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Biotech Patents Science

Patents On Synthetic Life "Extremely Damaging" 171

Posted by kdawson
from the that-gene-right-there-that-one's-mine dept.
An anonymous reader writes "Pioneer and veteran of genomics Professor John Sulston is extremely concerned about the patent applications on the first synthetic life-form. The patents were filed by the Venter Institute following the announcement of the first life-form to have a synthetic genome. Sulston claims the patent is excessively broad and would stifle research and development in the field by creating an effective monopoly on synthetic life and related molecular techniques. Prof. Sulston had previously locked horns ten years ago with Dr. Craig Venter over intellectual property issues surrounding the human genome project. Fortunately, Sulston won the last round and the HGP is freely accessible — Venter had wanted to charge for access, just as he now wishes to make 'synthetic life' proprietary."
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Patents On Synthetic Life "Extremely Damaging"

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  • Exter ... ? (Score:2, Funny)

    by Skapare (16644)
    Somehow, as I was reading it, that title seemed to have the word "exterminate" in it. But maybe not.
    • by Thanshin (1188877)

      Somehow, as I was reading it, that title seemed to have the word "exterminate" in it. But maybe not.

      You mean "Extereminate" right?

      • No, I'm fairly certain it was meant to be exterminate, seeing as extereminate isn't a word. If there was a joke in there somewhere then I missed it I'm afraid.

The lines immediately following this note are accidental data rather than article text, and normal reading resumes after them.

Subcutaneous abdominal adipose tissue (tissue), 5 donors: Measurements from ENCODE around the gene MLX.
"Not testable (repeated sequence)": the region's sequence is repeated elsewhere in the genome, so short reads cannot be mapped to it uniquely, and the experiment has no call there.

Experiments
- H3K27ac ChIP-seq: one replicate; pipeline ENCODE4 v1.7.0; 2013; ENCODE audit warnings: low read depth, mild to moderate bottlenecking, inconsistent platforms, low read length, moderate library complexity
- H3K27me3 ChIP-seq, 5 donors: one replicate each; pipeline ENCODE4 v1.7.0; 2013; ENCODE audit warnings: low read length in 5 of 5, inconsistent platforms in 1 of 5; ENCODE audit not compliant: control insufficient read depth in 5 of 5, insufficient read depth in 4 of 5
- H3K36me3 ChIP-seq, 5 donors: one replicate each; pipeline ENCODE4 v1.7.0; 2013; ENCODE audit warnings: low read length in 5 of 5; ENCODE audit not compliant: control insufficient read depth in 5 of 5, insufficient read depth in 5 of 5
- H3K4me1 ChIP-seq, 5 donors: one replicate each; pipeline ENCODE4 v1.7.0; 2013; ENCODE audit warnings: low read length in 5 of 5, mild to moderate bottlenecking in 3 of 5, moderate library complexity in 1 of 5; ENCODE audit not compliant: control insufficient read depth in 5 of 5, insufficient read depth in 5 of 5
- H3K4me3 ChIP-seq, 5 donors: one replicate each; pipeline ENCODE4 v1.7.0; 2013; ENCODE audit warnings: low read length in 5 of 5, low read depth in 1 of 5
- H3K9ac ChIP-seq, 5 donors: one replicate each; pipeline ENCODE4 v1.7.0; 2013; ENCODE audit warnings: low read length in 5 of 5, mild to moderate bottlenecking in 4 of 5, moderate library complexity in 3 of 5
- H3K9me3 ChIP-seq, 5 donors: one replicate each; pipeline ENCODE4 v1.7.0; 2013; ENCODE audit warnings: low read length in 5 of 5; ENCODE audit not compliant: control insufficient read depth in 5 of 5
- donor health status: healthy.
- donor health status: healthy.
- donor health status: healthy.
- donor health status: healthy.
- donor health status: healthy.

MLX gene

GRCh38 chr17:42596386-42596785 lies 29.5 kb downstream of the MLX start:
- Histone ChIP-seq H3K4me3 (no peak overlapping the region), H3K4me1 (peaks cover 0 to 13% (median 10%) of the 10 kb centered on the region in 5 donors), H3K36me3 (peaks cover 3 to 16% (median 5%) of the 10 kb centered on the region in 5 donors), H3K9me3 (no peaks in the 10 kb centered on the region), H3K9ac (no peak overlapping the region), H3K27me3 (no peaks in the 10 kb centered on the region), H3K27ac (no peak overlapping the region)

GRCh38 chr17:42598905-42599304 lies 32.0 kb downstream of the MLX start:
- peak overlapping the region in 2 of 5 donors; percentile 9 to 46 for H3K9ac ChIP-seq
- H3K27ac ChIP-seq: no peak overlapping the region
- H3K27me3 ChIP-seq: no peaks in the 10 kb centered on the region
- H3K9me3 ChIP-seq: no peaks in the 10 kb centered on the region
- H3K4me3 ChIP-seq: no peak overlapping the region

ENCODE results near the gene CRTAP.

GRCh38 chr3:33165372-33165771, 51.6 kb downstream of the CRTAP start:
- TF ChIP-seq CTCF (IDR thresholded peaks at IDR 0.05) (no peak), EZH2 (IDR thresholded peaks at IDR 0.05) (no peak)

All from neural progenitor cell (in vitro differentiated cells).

• Time to go.. (Score:5, Insightful)

    by drewhk (1744562) on Tuesday May 25, 2010 @07:16AM (#32334380)

    .. and patent myself before it is too late!

    • Re: (Score:3, Informative)

      by confused one (671304)
      It's too late. There's already large sections of your genome that have been patented by various companies.
      • by drewhk (1744562)

        Then it's time to mutate!

        BRAAAIINS!

      • by Jurily (900488)

        It's too late. There's already large sections of your genome that have been patented by various companies.

        Mom has prior art.

        • But Mom is going to have to spend millions in litigation costs to prove she has the rights to your (and her) genome.
    • by Creepy (93888)

      that would infringe on my patent on you - I'm filing suit in Eastern Texas today.

      • by drewhk (1744562)

        Sorry, but you missed my most recent post, that I started to mutate -- your patent claims are invalid now.

  • Venter Institute have been working on this for 15 years. Allowing them to get a temporary monopoly to use or licence elements of the fruit of their R&D so they can get a return on their investment is exactly what the patent system was intended for.

    • by Pojut (1027544) on Tuesday May 25, 2010 @07:29AM (#32334500) Homepage

      Sometimes the depth of human greed astonishes me. This is something which, if openly available to the right people and if they were allowed to work on/improve on it as they saw fit, could literally change almost everything.